Tears hold onto the ledges of her eyes. As the physician and I approach, a quivering begins. It emerges at the jaw, a flutter running across her lips, only to drop onto her shoulders and envelop her hands. She cries out anew, her voice an oscillating wail.
She is in her second trimester, her taut belly holding what would be her first child. An ultrasound weeks prior revealed that the developing child has a neurological abnormality that would likely be incompatible with life. The expectant mother is here to have the fetus’ heart stopped via an injection so that she can subsequently be induced.
The woman lies in a halo of light, the muted glow barely reaching the walls. It feels sacred, reverberations of mass on Good Friday.
A nurse drapes a damp towel over the woman’s eyes, shrouding her in a cool darkness. The husband sits at the bedside wringing one hand with the other. His cheeks cycle through shades of crimson as the pendulum of memory swings toward him, bringing the inevitable with it.
We are able to calm the mother enough to begin the preparation for the procedure. She lets out a smoldering whimper.
Her husband drags his chair to her feet and lies over them, tears splattering on the sheets. Every time the OB/GYN has the ultrasound probe positioned over her womb, the woman slips the corner of her eye out from under the dark.
She sees the syringe and shakes her head violently with each no. After a steady exhale, the physician concedes that he needs her consent to move forward.
How can I say yes? she cries.
She doesn’t understand how she could have walked into the clinic full of life and how she would be devoid of it so soon after. It’s not that this child would have been her first — it was her first.
She tries to defer the consent to her husband, who is now grasping at her ankles begging her to please, please do it and not delay it anymore.
I watch the needle glide into the heart, a straight shot. Its rhythm slows until it stops.
The physician wipes the gel off her abdomen and pauses with his hand over the body — a final blessing. She knows it is done.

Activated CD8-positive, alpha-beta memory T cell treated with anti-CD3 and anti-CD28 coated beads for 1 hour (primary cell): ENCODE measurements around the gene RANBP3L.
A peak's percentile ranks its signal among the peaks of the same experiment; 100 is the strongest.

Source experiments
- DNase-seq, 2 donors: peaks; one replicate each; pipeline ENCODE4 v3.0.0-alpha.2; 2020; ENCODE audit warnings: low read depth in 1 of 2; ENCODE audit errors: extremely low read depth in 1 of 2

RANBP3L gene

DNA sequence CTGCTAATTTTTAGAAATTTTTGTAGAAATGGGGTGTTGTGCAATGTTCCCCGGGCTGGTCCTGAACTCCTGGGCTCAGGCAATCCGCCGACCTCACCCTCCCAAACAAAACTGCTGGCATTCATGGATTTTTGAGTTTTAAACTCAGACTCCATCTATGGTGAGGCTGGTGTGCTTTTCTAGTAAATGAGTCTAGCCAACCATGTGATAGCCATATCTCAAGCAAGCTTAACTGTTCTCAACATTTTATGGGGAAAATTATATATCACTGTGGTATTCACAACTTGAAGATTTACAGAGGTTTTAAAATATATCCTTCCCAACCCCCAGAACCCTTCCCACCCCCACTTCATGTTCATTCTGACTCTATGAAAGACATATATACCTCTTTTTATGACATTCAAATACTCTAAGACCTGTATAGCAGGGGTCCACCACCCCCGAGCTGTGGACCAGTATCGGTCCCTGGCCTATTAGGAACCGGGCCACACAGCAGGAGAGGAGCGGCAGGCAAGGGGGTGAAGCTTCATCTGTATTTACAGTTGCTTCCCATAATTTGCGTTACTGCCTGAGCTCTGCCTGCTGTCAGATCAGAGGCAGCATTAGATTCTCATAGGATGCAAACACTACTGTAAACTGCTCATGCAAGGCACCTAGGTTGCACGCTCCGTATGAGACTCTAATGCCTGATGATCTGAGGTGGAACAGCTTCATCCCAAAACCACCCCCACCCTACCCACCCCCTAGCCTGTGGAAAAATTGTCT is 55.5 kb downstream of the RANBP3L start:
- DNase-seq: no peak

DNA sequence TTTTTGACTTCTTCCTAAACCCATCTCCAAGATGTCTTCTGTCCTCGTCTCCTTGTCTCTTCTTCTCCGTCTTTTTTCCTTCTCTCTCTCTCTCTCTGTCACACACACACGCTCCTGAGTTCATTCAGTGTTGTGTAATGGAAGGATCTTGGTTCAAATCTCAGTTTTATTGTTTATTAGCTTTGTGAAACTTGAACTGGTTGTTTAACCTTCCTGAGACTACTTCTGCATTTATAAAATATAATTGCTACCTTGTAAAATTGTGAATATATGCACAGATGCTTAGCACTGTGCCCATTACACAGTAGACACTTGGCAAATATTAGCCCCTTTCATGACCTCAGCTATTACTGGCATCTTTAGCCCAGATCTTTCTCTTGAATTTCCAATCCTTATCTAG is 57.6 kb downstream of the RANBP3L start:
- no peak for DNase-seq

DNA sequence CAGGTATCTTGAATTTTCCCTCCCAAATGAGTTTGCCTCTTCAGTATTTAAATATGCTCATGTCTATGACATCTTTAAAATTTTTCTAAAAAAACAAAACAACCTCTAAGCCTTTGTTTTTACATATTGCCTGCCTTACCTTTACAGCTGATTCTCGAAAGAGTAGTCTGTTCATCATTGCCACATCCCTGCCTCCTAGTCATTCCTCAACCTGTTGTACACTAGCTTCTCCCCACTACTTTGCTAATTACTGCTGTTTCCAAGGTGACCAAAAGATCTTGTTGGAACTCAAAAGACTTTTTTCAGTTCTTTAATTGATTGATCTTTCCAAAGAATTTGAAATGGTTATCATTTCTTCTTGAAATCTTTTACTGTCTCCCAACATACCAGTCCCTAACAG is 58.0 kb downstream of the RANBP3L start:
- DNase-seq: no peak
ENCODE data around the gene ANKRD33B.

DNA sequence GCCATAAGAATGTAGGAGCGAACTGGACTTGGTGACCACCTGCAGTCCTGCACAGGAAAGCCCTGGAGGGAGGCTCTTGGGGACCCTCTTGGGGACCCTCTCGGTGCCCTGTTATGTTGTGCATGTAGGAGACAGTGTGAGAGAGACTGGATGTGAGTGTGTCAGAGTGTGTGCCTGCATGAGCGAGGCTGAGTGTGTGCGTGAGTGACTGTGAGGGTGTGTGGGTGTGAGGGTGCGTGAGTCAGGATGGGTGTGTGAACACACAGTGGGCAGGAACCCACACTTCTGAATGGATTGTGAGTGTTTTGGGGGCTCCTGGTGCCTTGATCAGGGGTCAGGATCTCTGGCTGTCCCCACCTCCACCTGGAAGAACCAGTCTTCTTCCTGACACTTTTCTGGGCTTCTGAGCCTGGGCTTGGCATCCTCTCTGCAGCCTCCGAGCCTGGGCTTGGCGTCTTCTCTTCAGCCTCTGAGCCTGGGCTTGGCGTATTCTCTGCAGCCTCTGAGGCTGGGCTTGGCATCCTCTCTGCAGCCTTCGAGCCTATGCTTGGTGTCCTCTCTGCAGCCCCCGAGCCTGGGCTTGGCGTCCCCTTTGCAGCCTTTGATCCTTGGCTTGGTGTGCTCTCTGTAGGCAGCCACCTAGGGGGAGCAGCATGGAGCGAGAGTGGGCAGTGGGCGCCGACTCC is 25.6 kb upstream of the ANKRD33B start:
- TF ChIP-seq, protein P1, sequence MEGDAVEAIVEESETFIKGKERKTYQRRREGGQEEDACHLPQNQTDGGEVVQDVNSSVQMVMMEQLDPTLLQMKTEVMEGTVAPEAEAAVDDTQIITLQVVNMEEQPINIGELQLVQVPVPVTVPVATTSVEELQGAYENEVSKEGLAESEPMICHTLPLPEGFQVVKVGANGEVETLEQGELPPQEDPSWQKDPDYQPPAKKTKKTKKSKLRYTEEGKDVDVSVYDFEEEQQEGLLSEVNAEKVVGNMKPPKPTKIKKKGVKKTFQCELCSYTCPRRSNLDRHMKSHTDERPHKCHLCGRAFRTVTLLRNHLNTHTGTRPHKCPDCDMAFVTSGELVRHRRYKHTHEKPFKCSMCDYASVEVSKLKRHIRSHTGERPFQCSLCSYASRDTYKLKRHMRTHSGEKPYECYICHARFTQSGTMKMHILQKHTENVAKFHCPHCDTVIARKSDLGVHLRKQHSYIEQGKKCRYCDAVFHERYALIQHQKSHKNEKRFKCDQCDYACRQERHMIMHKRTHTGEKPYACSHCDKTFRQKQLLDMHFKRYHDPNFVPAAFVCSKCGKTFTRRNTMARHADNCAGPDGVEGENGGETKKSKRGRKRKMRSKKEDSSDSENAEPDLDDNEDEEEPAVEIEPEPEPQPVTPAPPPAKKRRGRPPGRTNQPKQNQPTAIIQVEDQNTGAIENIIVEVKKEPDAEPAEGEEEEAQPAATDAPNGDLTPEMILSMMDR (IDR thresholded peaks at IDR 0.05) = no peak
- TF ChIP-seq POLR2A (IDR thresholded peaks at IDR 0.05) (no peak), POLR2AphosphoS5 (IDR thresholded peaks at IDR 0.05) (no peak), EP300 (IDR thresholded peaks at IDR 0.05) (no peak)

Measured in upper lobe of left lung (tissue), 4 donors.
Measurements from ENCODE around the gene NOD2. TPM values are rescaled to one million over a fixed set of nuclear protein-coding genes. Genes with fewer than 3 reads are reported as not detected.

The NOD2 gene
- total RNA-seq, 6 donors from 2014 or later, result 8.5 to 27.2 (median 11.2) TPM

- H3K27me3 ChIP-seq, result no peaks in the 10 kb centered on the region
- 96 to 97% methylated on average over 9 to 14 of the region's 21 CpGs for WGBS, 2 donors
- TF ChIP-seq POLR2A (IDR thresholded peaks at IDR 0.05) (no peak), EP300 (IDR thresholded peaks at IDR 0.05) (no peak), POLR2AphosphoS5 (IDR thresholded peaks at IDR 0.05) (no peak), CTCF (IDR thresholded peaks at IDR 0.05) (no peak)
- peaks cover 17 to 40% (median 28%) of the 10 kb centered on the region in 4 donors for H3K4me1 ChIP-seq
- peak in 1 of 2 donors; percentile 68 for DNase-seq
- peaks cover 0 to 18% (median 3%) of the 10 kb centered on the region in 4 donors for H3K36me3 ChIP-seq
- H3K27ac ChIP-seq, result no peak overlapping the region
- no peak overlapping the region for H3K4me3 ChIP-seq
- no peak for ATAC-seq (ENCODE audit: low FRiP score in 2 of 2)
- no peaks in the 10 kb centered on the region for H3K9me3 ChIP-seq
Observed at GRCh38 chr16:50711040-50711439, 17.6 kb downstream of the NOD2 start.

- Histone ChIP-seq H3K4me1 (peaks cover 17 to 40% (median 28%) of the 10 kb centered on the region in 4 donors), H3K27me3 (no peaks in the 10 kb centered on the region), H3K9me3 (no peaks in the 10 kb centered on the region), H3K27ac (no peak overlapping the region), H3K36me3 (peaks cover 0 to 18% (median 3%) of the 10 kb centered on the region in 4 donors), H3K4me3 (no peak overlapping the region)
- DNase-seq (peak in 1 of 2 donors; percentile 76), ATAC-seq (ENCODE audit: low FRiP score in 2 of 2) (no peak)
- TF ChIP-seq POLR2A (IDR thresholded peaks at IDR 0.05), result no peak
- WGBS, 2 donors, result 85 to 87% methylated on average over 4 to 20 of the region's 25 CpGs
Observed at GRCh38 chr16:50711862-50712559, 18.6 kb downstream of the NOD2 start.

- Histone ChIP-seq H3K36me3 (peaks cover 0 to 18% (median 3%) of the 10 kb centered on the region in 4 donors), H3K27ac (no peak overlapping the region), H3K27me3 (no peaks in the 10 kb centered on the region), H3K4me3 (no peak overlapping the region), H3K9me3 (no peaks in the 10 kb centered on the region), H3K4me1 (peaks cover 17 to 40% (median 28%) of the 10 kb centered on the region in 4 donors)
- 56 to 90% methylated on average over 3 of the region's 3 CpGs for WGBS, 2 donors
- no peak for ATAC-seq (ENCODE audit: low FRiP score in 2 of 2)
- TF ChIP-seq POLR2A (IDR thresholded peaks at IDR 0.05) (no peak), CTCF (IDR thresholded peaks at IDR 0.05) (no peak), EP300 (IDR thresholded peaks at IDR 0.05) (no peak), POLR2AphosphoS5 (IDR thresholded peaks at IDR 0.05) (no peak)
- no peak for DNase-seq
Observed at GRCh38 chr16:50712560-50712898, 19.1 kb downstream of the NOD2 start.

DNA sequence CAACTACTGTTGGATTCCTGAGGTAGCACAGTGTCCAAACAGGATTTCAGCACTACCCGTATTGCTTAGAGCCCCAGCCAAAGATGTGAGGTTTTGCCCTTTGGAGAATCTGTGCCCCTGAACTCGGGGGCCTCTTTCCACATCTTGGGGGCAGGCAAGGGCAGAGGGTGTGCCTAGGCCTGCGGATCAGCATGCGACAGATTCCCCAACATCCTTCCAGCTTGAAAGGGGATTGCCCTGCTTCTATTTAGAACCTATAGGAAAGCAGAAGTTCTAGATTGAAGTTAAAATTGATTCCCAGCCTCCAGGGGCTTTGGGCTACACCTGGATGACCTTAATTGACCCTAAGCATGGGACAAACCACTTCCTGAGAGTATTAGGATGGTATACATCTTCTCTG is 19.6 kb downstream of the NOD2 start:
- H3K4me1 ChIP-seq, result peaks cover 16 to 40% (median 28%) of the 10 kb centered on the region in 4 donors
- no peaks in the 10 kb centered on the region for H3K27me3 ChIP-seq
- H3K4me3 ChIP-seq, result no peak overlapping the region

The husband stands up, dumbfounded with fistfuls of tissues. She reaches her arms out and asks, “Where is he?” Her husband strides toward her and buries his face in her neck, shielding her from the rest of the room.
We leave the parents behind, the clinic brightness pouring into the exam room.
You alright? The nurses check in on me and each other. I shrug my shoulders.
I trail the physician as he glances over the next patient’s chart. The couple emerges and shuffles past, the body a fleshy hearse in a funeral procession of two. I sidestep them and bow slightly, my thin fingers steepled against one another.
At home, I stand in the doorway to my room, the navy curtains eyelids that filter the unrelenting sun. Clutching my duvet, I slip under it. The darkness obscures; using only my eyes, I would be unable to tell if someone were next to me, or if the amorphous obsidian I am encased in stretches to infinity.
I pull my knees up to my chest and wrap my limbs into a comfortable tangle. Heat emanates from my core, languidly cradling my head in its arms. I bury my face into the softness of my love’s scent, faint but present on the pillow next to mine.
My heart has never beat so loudly.